London could be the wearable tech hub of the world - here's why

Analyst Saverio Romeo explains why London could be the capital of wearables
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London has everything a city needs to become the world's wearable tech hub. That's according to Saverio Romeo, principal analyst at Beecham Research, who outlined exactly why London has so much potential at the 2015 edition of the Digital Shoreditch festival.

Read this: Is Britain too cool for wearable tech?

"I believe that London has the perfect elements to really be the wearable tech and smart clothing hub globally," said Romeo at a panel titled How to wear wearables in Shoreditch Town Hall.

"There is almost everything you need," he explained. "There is money, there is a tradition in fashion, there is an extensive tradition in technology. There are some of the key technology academic centres in this country - take Oxford, Cambridge and London, then expand it to Bristol, for example.

"There is a culture of art, a culture of creativity. All these things put together are all elements which will drive the wearable tech market. I don't think there are comparable cities at the moment - it's an extremely powerful city. I see London becoming the centre of the story."

The analyst, who also holds research posts in entrepreneurship and innovation at the University of Oxford and Birkbeck College, also encouraged British startups, designers and policy makers to stop making tired comparisons to Silicon Valley.

"It will be extremely competitive with Silicon Valley," said Romeo. "We are obsessed with it but at the same time, Silicon Valley does not have stuff that we have and we don't have stuff that Silicon Valley has. London is the city for wearable tech from a multidisciplinary point of view."

After the talk, the analyst sent this addition to Wareable on Twitter: "I would add that London should also drive networks with other European cities creating an European space for wearable tech."

Creative collaborations are key

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Other speakers at Digital Shoreditch included Duncan Ray, the Shoreditch and 'Tech City' lead at the London Borough of Hackney who whooped and clapped at Saverio Romeo's comments and compared the event to SXSW in Austin, Texas.

Philip Steiger, product design engineer at Kovert Designs, was also on stage to talk about the connected jewellery range Altruis which could soon be powering wearables from well known brands.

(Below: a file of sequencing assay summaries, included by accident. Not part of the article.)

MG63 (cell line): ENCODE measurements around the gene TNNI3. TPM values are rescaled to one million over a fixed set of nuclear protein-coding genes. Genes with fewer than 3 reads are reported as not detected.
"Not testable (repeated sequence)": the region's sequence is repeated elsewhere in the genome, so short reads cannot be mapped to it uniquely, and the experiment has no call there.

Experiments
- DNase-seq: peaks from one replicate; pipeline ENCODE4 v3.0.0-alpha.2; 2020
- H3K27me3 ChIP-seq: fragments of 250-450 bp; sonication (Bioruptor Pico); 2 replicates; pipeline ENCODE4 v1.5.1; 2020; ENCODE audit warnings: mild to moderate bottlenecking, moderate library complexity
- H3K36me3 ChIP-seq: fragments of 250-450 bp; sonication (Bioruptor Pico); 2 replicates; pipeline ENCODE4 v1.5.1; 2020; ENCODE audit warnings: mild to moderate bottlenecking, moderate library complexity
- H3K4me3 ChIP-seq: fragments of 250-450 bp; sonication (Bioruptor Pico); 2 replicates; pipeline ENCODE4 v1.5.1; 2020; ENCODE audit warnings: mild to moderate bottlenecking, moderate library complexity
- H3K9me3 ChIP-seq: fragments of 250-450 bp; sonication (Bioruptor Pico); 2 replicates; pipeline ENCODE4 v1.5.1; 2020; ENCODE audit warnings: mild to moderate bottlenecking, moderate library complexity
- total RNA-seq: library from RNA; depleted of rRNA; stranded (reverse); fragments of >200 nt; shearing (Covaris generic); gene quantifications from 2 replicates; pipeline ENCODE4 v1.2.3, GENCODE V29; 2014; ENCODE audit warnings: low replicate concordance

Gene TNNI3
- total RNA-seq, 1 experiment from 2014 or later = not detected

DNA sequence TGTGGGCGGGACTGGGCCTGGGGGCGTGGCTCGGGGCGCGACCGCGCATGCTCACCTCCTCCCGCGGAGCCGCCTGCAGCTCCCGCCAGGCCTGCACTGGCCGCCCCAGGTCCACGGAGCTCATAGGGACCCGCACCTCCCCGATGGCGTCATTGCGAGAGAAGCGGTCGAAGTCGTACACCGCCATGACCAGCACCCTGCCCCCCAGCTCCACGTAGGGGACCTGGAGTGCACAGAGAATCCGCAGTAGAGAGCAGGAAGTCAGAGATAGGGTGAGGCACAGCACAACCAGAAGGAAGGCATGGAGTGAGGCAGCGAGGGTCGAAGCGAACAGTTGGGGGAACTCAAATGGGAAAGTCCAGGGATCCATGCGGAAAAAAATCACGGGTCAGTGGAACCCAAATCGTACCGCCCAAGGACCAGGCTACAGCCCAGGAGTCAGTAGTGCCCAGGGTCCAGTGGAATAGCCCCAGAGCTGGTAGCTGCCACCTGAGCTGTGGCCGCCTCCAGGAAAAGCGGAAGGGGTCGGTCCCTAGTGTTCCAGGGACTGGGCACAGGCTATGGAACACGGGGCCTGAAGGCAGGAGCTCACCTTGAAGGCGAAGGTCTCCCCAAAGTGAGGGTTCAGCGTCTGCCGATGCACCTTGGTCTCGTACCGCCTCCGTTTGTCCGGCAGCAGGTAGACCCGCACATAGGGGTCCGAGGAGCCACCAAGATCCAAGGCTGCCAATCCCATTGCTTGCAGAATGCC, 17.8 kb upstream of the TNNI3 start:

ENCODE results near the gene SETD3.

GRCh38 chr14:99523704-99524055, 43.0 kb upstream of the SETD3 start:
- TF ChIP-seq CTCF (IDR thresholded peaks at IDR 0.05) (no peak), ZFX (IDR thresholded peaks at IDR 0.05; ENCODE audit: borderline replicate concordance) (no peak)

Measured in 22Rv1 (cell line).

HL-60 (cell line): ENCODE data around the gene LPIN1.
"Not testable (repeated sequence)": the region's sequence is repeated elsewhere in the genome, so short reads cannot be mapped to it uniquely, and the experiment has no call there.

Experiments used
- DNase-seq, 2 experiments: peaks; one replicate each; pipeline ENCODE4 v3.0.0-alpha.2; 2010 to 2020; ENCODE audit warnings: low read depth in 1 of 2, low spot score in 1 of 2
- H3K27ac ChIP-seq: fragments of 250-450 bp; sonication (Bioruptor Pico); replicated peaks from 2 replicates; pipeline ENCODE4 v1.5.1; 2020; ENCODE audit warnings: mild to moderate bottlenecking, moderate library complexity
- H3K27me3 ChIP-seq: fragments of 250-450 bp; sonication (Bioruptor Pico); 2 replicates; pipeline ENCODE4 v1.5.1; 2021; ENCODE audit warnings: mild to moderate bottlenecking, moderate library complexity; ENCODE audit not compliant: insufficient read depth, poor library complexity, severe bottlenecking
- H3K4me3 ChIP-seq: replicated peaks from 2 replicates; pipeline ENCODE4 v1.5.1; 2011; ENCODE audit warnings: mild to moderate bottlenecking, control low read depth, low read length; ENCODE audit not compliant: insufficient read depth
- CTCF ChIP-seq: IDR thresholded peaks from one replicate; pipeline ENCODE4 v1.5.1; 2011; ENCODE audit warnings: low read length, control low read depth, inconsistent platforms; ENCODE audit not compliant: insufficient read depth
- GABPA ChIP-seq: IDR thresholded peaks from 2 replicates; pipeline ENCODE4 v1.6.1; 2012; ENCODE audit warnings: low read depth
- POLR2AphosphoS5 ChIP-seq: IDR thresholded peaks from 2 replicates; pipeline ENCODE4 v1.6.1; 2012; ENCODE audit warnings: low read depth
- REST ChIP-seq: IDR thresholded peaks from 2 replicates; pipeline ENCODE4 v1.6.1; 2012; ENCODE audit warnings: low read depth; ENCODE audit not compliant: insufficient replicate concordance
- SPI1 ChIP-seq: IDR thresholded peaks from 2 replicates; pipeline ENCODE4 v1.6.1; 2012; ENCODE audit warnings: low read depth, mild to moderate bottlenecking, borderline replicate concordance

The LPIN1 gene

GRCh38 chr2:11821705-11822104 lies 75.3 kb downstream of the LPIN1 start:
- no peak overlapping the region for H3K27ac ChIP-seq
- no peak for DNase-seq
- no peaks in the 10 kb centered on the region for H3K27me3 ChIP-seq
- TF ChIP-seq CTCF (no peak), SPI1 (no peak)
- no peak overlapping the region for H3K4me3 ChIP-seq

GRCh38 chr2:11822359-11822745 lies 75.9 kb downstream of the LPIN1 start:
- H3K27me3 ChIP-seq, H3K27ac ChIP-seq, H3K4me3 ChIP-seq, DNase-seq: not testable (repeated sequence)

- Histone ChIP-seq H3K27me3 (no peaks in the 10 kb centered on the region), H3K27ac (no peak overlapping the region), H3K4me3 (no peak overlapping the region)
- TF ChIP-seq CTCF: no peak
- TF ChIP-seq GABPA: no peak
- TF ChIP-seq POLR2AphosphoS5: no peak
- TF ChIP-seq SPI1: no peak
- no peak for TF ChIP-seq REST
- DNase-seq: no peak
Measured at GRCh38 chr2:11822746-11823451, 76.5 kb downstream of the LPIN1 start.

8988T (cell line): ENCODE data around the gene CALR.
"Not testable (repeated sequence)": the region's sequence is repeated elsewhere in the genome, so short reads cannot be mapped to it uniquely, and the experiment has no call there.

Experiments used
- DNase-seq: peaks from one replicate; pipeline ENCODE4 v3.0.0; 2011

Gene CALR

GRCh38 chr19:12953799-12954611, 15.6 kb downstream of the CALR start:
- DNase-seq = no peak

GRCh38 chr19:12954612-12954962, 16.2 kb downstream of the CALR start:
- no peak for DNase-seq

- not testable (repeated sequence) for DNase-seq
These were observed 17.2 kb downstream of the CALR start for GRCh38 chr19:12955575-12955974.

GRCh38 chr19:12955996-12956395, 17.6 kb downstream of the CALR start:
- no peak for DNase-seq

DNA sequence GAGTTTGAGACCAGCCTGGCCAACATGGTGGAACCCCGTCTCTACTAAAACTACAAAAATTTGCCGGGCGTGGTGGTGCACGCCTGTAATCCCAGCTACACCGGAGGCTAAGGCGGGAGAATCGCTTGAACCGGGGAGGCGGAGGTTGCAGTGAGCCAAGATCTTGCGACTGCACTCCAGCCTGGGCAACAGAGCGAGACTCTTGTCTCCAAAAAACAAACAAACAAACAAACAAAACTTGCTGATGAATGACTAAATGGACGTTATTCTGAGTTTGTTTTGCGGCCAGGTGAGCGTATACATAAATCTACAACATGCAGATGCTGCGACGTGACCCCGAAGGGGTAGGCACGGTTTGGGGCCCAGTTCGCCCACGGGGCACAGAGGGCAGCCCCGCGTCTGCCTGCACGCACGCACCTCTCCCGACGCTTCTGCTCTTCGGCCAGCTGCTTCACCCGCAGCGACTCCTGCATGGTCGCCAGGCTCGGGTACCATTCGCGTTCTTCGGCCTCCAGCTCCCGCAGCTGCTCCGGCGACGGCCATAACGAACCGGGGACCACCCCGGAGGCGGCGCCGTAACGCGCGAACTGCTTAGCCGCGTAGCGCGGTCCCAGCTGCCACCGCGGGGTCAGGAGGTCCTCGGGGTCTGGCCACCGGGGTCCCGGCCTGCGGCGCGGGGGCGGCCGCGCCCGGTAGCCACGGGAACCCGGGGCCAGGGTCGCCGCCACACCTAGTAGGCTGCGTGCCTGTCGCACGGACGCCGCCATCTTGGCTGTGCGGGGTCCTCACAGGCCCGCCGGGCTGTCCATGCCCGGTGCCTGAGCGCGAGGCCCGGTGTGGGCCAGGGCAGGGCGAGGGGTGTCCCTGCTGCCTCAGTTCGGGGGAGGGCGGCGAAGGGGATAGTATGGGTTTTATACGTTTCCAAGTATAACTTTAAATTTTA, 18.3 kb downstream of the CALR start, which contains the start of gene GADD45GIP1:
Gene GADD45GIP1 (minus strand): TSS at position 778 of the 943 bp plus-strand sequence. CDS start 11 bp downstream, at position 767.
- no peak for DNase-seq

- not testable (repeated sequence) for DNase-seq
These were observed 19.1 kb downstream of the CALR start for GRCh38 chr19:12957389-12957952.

Asked by Showmedia's Peter Howarth if Kovert is looking to provide the platform and hardware for jewellery giants such as Tiffany and Bulgari, Steiger replied: "Yes, we would definitely be interested. We are working on some collaborations, I can't say much but we are announcing them very soon."

There are lots of exciting companies working in wearable tech, smart clothing and smartwatch apps in Shoreditch including Kovert Designs, CuteCircuit, Bossa Studios. Even the Wareable offices are an internet-connected stone's throw away from the action. Other exciting British startups include Open Bionics in Bristol and Arc Wearables in London.

As for Londoners wearing tech, we recently spoke to Matthew Drinkwater, LCF's Head of Fashion Innovation Technology who said that a lot of wearables are "too corporate" for London.

"What would work better in London is a much more aspirational product. London has always been perceived as a very creative city, way above commerciality. What's going to be really important is personalisation in these products."

Main image: Nicole Scherzinger wears the Twitter Dress by CuteCircuit

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Sophie was Wareable's associate editor. She joined the team from Stuff magazine where she was an in-house reviewer. For three and a half years, she tested every smartphone, tablet, and robot vacuum that mattered. 

A fan of thoughtful design, innovative apps, and that Spike Jonze film, she is currently wondering how many fitness tracker reviews it will take to get her fit. Current bet: 19.

Sophie has also written for a host of sites, including Metro, the Evening Standard, the Times, the Telegraph, Little White Lies, the Press Association and the Debrief.

She now works for Wired.

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